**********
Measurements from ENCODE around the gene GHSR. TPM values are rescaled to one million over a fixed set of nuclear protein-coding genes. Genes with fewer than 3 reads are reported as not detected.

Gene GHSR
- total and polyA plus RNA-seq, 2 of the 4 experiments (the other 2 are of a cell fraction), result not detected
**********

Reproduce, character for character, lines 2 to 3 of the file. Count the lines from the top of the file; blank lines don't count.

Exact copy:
Gene GHSR
- total and polyA plus RNA-seq, 2 of the 4 experiments (the other 2 are of a cell fraction), result not detected